2011 NBA Draft Results: Kyrie Irving and the Top 10 Best Player-Team Fits
The 2011 NBA Draft is composed of so many players with flaws and red flags, the teams that failed will be plentiful a few years from now.
A few NBA GMs were able to flex their muscle of aptitude Thursday, navigating their teams through tough waters to find players who will be able to come in and provide a positive impact for their respective teams.
Of the 30 first-round selections, only 10 stand out as truly beneficial to help their new teams soon.
Who are they? Let's dig in, and find out.
10. JaJuan Johnson, Boston Celtics
With the 27th pick, the Boston Celtics get a stretch-four to possibly groom behind Kevin Garnett.
Johnson can light it up from the perimeter for a power forward and will have a chance to extend that range to the NBA three-point line. He's not a fantastic rebounding prospect, and he needs to toughen up, but Johnson is being placed in a situation where he'll be surrounded by mentally tough players who will give him a chance to shore up the weakest part of his game.
Boston has done a fantastic job in recent years of nabbing starters in the 20's (stealing Rajon Rondo and Kendrick Perkins from similar spots) and may have done it again with Johnson.
9. Reggie Jackson, Oklahoma City Thunder
Oklahoma City is becoming an outright scary franchise for a long time to come.
Already one of the most athletic teams in the NBA, the Thunder added to that recipe with one of the more athletic players in the entire NBA Draft.
Jackson enters the NBA as a combo guard who will need to learn how to be a better point guard. You know the last player the Thunder drafted who fit that description?
Some guy named Russell Westbrook.
That said, Jackson is no Westbrook. Westbrook is an All-World athlete, while Jackson is simply one of the better athletes in a lackluster draft. He immediately gives OKC another long perimeter defender though, and another piece to a contending puzzle.
8. Chris Singleton, Washington Wizards
The Washington Wizards brought in the top perimeter defender of the NBA Draft in Chris Singleton.
The Wizards still need some scoring options, as it's John Wall's penetration and a bunch of question marks at this point, but Singleton makes this team better immediately.
The guy can guard shooting guards, small forwards and power forwards, and that versatility will help the Wizards match up immediately.
Now, if they can only find some scoring options...
7. Marcus Morris, Houston Rockets
It's shocking to me that Marcus Morris was drafted after his twin brother, Markieff.
The 2010 Big 12 Player of the Year, Marcus slid to No. 14 because he's seen as a tweener. Undersized as a four, my guess is he's just quick enough to make it into the NBA as a small forward.
Should he be able to make that transition, Marcus will be a steal and a great fit for a Rockets team in need of scoring. Although he can shoot at a high enough clip from the perimeter, his greater strength is his ability to score inside, as he can finish with either hand or spin off either shoulder.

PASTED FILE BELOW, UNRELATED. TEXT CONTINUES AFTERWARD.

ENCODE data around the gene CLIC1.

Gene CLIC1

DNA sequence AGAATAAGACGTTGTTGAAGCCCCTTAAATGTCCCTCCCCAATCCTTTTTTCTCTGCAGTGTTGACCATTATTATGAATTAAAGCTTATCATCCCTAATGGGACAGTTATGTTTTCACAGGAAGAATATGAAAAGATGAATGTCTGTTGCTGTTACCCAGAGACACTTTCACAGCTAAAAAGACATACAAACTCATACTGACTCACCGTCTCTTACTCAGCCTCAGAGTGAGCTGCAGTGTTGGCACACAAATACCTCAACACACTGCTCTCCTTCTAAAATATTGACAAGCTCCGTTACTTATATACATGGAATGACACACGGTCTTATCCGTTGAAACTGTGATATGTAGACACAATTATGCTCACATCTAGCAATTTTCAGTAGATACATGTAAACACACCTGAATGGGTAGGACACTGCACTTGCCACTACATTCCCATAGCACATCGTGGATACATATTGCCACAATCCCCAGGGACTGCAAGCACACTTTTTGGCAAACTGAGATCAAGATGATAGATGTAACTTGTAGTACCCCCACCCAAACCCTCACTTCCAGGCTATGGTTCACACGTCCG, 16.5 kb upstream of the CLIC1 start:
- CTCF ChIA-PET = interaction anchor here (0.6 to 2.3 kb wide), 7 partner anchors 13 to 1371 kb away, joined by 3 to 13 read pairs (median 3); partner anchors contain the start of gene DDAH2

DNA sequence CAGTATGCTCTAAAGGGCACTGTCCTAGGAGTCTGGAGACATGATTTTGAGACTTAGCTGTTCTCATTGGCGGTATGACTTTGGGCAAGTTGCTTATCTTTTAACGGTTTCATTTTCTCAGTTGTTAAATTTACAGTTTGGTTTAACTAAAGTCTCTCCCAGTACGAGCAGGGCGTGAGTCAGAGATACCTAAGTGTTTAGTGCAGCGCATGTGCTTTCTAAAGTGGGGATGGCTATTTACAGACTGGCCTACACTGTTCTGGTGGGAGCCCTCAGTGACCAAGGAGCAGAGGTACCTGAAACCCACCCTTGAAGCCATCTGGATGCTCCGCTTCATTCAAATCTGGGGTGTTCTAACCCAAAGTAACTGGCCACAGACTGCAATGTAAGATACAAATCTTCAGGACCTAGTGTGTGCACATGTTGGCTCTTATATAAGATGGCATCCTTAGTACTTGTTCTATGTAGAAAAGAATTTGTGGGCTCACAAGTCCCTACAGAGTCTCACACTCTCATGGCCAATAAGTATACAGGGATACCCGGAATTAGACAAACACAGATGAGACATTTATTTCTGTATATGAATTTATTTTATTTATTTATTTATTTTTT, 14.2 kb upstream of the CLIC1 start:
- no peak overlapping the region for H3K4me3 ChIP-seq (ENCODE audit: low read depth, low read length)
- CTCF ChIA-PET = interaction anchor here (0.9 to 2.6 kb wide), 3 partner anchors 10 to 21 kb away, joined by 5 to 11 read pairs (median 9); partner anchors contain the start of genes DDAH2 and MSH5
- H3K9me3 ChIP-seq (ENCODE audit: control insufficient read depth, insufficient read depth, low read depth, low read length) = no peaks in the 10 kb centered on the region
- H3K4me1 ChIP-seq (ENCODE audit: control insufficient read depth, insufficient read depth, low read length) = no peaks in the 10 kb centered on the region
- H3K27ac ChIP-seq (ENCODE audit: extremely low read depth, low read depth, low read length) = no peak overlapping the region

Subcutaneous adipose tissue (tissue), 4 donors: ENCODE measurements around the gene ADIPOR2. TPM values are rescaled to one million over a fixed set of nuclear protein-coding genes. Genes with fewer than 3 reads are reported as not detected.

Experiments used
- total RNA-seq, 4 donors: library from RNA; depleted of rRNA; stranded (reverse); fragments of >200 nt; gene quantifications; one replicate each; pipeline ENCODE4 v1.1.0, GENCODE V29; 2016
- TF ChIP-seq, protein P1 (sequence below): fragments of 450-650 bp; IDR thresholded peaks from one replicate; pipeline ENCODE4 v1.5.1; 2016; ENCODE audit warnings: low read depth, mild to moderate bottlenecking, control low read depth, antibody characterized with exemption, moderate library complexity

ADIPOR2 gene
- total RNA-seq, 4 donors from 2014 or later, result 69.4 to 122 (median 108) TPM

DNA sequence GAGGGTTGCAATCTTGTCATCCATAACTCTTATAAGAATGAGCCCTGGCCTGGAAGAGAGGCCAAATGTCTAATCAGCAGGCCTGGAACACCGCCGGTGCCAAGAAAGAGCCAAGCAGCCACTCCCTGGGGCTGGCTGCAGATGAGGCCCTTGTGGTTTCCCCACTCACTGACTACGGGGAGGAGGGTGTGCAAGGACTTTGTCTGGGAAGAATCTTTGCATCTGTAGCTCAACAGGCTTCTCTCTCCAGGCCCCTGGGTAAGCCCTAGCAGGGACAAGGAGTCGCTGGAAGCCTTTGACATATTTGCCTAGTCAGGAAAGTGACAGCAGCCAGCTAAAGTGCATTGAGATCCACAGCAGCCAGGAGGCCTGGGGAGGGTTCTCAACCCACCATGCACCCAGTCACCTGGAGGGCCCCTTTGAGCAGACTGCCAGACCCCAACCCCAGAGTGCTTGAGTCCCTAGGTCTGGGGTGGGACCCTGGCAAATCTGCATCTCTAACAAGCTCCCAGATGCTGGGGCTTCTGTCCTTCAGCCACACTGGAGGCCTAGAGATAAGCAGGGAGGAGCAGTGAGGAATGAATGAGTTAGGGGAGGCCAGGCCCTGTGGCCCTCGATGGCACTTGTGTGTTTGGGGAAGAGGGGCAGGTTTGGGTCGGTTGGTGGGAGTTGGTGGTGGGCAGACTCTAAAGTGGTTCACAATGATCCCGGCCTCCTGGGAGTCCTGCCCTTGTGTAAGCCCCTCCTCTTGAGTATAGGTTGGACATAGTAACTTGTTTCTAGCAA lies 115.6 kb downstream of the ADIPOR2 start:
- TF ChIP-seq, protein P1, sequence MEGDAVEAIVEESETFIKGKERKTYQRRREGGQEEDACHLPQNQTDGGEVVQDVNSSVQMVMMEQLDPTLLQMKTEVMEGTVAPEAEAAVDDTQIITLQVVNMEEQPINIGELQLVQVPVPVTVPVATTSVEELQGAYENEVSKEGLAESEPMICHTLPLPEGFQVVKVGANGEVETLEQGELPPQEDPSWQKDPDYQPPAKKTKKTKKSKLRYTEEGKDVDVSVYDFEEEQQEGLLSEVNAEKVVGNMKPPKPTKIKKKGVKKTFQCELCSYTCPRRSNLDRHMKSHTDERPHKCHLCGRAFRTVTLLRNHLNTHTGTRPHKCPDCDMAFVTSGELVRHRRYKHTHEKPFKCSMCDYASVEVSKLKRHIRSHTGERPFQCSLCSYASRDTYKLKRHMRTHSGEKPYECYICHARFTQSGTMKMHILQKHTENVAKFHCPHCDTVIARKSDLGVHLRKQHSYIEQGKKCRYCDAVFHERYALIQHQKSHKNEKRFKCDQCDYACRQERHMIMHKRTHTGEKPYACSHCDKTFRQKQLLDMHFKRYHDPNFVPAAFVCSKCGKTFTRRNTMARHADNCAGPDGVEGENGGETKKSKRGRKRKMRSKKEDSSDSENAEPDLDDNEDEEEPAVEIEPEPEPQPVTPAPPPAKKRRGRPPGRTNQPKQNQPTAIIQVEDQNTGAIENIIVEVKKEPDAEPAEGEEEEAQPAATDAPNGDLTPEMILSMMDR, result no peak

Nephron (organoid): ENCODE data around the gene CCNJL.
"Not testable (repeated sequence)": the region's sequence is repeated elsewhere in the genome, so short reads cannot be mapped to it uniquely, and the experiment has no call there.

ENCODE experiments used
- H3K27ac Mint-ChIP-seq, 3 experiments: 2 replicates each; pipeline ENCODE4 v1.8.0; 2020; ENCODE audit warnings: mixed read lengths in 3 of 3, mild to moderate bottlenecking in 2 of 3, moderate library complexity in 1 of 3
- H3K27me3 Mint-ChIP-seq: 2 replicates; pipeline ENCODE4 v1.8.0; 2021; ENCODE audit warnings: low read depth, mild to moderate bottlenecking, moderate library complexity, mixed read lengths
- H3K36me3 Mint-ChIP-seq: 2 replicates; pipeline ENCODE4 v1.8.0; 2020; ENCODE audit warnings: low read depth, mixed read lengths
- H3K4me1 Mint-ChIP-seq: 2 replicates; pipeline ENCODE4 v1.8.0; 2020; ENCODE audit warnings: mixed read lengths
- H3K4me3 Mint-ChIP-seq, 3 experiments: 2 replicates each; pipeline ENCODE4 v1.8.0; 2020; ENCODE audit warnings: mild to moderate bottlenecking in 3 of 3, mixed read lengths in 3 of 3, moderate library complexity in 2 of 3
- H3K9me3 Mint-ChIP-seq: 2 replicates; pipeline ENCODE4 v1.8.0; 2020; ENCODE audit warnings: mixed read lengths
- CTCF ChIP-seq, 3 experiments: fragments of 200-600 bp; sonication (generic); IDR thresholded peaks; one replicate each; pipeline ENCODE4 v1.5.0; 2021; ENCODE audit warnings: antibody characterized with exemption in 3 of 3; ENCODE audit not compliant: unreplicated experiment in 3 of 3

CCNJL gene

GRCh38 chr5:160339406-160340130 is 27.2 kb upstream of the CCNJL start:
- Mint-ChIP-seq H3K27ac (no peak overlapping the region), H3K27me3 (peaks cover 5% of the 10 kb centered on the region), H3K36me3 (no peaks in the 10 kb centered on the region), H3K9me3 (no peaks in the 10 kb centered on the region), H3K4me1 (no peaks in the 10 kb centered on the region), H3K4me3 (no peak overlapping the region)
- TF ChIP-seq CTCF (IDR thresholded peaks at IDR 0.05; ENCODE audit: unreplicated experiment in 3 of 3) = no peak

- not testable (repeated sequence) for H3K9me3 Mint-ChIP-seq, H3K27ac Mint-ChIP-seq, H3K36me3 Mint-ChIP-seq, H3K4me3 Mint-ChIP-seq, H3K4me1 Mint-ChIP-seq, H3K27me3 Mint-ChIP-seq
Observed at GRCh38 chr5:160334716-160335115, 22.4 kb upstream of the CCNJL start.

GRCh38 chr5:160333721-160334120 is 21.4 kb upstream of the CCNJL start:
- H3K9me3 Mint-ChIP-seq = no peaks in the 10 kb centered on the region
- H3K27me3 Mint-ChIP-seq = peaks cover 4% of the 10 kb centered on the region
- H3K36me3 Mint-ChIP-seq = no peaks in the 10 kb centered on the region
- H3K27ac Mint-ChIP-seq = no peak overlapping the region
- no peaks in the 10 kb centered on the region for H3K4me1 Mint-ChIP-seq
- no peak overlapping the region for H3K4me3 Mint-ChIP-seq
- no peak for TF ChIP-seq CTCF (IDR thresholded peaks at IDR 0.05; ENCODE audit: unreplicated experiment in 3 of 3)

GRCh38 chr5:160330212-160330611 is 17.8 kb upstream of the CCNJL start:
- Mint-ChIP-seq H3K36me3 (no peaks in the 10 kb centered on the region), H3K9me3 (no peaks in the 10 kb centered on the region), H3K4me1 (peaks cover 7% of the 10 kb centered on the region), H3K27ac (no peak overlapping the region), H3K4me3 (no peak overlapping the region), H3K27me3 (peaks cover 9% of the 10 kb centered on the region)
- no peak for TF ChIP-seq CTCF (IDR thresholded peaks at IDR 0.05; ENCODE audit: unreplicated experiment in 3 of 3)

6. Kawhi Leonard, San Antonio Spurs
Give it to the San Antonio Spurs for always finding ways to improve.
George Hill is a solid NBA player, but backs up Tony Parker. The Spurs capitalized and flipped Hill over to the Indiana Pacers for Leonard, who immediately gives this aging roster another standout athlete and rebounder.
Along with Gary Neal and DaJuan Blair, Leonard gives the Spurs another young athlete to put right into a rotation that battles to stay near the top of the Western Conference.
5. Kenneth Faried, Denver Nuggets
The Nuggets landed the best statistical rebounder in the history of college basketball with the No. 22 overall selection.
At that point in this NBA Draft, every player had some sort of major red flag associated with their game.
Faried doesn't offer an offensive presence or great size as a power forward.
Give me rebounding, defense and effort any day of the week though.
Faried will give that to you eight days a week and make you happy he's on your team. He'll stick in the NBA by simply outworking everyone else.
4. Jordan Hamilton, Denver Nuggets
Hamilton will be an elite second-unit scorer with the upside of a powerfully-built starting shooting guard.
Finding that kind of value at pick No. 26 is outstanding work for the Nuggets, who have put together a stellar draft so far coupling the shooting and scoring of Hamilton with the hustle and effort of Kenneth Faried.
3. Klay Thompson, Golden State Warriors
The Golden State Warriors need shooters to fill out their offensive system.
They landed arguably the top shooter of the entire NBA Draft in Klay Thompson at pick No. 11.
He'll fit in with the Warriors system immediately and also offers the size (6'7") to actually guard NBA shooting guards, something the team has struggled with in pairing Stephen Curry with Monta Ellis.
2. Enes Kanter, Utah Jazz
With No. 3 overall pick Enes Kanter and 2010's No. 4 overall pick Derrick Favors, the Utah Jazz have a foundation of an extremely talented up-and-coming frontcourt.
Kanter brings interior scoring and rebounding, and should cause havoc on the glass with the athleticism of Favors.
This team has toughness, and if given time to properly develop, they can really win some battles inside. Kanter is a perfect piece to complement this foundation.
1. Kyrie Irving, Cleveland Cavaliers
Kyrie Irving will not be the best player in the 2011 NBA Draft class.
However, Irving is a safe bet to wind up as a long-time starting point guard at the game's top level. He is the primary piece to start digging Cleveland out of the NBA gutter, and he will be a good, but not great, pro.
Irving is a great fit to supplant Baron Davis at some point next season, and he provides the leadership and intangibles necessary to get this team back on track. He's a great fit to be the quarterback of a team heading back to relevance, it just won't happen next year.